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HomeBusinessPakistan is expected to avoid being placed on FATF’s greylist

Pakistan is expected to avoid being placed on FATF’s greylist

Pakistan is not likely to be placed on the blacklist of the global financial body as the country has made enough progress to meet international anti-money laundering and terror financing standards, a brokerage said on Monday.

Topline Securities declared in a flash note;

“Since a comprehensive action plan has already been submitted, we believe that chances of Pakistan to be placed on the blacklist in the ongoing FATF (Financial Action Taskforce) meeting is least likely, contrary to the market expectations, as only countries that do not make sufficient progress or fail to provide an action plan are moved to the blacklist”.

“We also downplay concerns of an adverse impact on Pakistan’s economy due to its inclusion in the blacklist in case Pakistan fails to satisfy FATF.” It added.

Not to know, currently a Pakistani delegation is on a visit to Paris to attend FATF meeting that started on June 24 (Sunday).

In February, Pakistan barely escaped placement, however a senior official of the FATF confirmed that it will be placed on the FATF’s watch-list in June, the Express Tribune reported.

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According to Topline Securities “The week’s meetings will conclude with the third and final plenary meeting on 27-29 June, where they will officially place Pakistan on the Improving Global Anti-money Laundering (AML)/Countering Financing of Terrorism (CFT) compliance’s list, also known as the grey list”.

On Wednesday, Interim Finance Minister Dr Shamshad Akhtar put a strong case in front of FATF and requested to remove Pakistan from its grey list.

Those countries which has deficiencies in their financial system are placed on the category of greylist (ongoing process), while countries that are not making enough progress in addressing the deficiencies or have not dedicated to make an action plan are moved to blacklist and placed in the category of high-risk jurisdictions (public statement-call for action).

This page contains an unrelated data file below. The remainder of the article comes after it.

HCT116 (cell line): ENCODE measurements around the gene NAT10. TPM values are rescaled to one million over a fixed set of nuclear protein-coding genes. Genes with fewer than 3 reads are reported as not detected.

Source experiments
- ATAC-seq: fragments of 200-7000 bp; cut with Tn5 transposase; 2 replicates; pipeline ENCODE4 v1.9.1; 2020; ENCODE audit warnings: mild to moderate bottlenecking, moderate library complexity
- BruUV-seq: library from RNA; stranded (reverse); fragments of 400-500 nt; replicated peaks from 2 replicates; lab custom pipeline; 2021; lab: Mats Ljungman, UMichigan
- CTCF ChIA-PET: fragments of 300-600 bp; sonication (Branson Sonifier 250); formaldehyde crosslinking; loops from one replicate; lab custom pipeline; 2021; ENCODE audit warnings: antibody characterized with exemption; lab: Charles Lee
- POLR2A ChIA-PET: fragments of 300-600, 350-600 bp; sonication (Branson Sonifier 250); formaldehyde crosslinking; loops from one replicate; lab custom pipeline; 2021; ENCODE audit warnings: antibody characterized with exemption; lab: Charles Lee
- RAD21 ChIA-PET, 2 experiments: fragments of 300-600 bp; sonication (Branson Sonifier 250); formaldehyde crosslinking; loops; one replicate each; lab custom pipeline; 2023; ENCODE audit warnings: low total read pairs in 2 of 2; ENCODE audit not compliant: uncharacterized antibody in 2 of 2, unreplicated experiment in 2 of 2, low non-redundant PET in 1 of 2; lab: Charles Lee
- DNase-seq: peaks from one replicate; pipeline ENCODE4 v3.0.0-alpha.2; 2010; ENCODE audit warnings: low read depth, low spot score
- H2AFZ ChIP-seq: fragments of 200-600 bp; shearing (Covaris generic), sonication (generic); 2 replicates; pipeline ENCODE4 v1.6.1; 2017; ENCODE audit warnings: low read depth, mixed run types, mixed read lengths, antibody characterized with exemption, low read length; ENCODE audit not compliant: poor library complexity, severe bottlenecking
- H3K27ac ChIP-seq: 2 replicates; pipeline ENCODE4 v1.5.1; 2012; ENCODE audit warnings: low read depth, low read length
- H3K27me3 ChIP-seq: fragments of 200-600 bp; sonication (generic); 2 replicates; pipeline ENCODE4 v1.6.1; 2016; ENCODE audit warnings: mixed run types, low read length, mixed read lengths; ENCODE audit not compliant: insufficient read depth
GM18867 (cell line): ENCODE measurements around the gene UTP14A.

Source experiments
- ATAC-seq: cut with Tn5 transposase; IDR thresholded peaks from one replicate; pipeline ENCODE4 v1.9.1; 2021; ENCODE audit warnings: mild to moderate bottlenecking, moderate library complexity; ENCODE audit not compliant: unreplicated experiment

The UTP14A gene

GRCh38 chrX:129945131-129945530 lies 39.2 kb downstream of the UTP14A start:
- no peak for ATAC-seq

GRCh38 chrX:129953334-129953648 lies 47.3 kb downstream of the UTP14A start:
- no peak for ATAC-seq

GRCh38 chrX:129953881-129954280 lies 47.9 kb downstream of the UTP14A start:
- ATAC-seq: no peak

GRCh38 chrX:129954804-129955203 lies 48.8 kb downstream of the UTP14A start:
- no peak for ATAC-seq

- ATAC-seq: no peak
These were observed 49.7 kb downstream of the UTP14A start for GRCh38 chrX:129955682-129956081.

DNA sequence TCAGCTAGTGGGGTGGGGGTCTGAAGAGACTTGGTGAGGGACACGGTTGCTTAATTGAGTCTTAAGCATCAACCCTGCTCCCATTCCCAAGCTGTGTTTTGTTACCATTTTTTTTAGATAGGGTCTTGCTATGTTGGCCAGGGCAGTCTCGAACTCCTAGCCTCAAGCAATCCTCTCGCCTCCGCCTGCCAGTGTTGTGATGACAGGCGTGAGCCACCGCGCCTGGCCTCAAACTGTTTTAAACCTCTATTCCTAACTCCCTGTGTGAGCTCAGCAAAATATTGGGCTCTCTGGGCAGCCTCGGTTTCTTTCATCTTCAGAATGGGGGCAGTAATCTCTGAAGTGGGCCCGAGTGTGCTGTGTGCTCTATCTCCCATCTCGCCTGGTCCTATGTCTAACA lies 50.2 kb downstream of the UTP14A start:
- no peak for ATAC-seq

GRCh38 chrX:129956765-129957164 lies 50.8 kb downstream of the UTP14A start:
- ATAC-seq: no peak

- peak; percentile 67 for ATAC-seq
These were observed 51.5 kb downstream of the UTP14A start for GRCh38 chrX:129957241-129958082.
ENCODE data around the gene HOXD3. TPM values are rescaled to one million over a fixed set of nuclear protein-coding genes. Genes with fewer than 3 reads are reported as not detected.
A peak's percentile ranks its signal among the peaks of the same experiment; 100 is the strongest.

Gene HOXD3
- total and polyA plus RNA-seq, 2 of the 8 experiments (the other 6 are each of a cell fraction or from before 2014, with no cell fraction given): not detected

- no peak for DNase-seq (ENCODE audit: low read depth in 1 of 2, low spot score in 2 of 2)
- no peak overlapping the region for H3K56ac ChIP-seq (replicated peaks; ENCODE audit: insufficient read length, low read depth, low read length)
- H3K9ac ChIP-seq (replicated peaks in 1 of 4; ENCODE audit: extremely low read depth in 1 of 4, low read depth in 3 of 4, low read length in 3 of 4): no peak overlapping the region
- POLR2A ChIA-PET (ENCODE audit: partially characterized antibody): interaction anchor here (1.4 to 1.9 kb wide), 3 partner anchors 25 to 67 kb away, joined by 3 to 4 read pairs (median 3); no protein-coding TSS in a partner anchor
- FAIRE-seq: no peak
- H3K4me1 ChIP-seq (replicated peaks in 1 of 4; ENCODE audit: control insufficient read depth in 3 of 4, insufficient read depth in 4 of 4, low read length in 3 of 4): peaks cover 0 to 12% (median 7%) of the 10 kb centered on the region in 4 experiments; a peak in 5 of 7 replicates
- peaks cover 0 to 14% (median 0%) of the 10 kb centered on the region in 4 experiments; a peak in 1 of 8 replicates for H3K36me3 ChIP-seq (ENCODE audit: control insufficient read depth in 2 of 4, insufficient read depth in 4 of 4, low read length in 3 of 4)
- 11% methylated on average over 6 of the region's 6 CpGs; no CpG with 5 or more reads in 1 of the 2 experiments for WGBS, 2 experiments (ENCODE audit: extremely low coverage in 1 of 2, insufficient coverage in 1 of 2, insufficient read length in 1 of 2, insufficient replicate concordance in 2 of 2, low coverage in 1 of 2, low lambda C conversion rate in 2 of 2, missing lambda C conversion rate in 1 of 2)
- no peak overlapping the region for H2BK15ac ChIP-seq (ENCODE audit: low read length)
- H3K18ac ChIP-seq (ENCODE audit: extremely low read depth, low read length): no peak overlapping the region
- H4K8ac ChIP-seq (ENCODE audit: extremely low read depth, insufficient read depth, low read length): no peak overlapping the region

This list consists of authorities with strategic AML/CFT deficiencies for which they have made an action plan with the FATF.

For your information, FATF identifies jurisdictions with strategic AML/CFT lacks in its two public documents;

  • FATF Public Statement (call for action)
  • Improving Global AML/CFT Compliance and On-going Process

It is issued three times a year and interestingly FATF does not use greylist/blacklist terminologies though.

FATF decided to place the country on the greylist from June. In previous times (2008 and 2012) Pakistan was part of high-risk jurisdictions (blacklist), while in 2010 and 2014 it was under jurisdictions that were making sufficient progress (greylist). Then, in 2015 Pakistan was removed from the greylist.

Although FATF did not formally declare Pakistan’s position on the grey list, the US and the UK both moved the FATF in February, nominating Pakistan for placement on the grey list and were after joined by France and Germany.

Soon after, Pakistan was asked to propose a comprehensive action plan to be evaluated in the ongoing FATF meeting for opposing the financing of terrorism deficiencies.

Pakistan has put lots of efforts to confront financing terrorism and setting up anti-money laundering laws and in recent times it has addressed issues raised by the FATF on the tax amnesty scheme.

The National Security Committee restated its assurance to cooperate with the FATF On June 8, whereas Securities and Exchange Commission of Pakistan issued Anti-money Laundering and Countering Financing of Terrorism Regulations (2018) on Jun 20.

Though putting Pakistan in the blacklist may hurt its standing in the international landscape, it will not be as harsh as recently been portrayed. Topline Securities said.

“This is because when Pakistan was part of the greylist/blacklist (2008-2015), it successfully approached multilateral bodies, floated international bonds and had international trades.” It added.

At present, FATF has officially selected 10 countries under high-risk jurisdictions (blacklist) and jurisdictions that are making sufficient progress (greylist).

Following 8 countries are under FATF’s grey list:

  • Ethiopia
  • Iraq
  • Serbia
  • Sri Lanka
  • Syria
  • Tunisia
  • Vanuatu
  • Yemen

On the other hand, two countries under the blacklist are:

  • Iran
  • North Korea

In Paris FATF, Middle East and North Africa FATF are chairing 6-day joint plenary meetings to protect the integrity of the global financial system and to add value to safety and security around the globe. In these meetings delegations from the 203 jurisdictions of the FATF Global Network are involved including United Nations, International Monetary Fund, World Bank and other partners as well.

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